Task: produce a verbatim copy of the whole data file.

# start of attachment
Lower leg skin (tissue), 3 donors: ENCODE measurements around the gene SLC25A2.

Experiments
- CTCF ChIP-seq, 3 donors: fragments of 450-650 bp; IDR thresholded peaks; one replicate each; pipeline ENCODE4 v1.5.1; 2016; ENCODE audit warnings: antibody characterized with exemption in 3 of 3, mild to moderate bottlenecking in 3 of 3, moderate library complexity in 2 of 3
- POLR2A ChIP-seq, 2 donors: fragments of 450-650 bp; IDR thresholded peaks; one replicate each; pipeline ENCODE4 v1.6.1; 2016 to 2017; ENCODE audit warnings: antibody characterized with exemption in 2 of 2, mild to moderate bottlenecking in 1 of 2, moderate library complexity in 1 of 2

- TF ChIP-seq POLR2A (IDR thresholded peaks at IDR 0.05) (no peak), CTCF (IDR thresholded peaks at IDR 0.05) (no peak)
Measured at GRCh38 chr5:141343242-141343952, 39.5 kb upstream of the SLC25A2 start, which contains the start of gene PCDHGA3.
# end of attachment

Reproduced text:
Lower leg skin (tissue), 3 donors: ENCODE measurements around the gene SLC25A2.

Experiments
- CTCF ChIP-seq, 3 donors: fragments of 450-650 bp; IDR thresholded peaks; one replicate each; pipeline ENCODE4 v1.5.1; 2016; ENCODE audit warnings: antibody characterized with exemption in 3 of 3, mild to moderate bottlenecking in 3 of 3, moderate library complexity in 2 of 3
- POLR2A ChIP-seq, 2 donors: fragments of 450-650 bp; IDR thresholded peaks; one replicate each; pipeline ENCODE4 v1.6.1; 2016 to 2017; ENCODE audit warnings: antibody characterized with exemption in 2 of 2, mild to moderate bottlenecking in 1 of 2, moderate library complexity in 1 of 2

- TF ChIP-seq POLR2A (IDR thresholded peaks at IDR 0.05) (no peak), CTCF (IDR thresholded peaks at IDR 0.05) (no peak)
Measured at GRCh38 chr5:141343242-141343952, 39.5 kb upstream of the SLC25A2 start, which contains the start of gene PCDHGA3.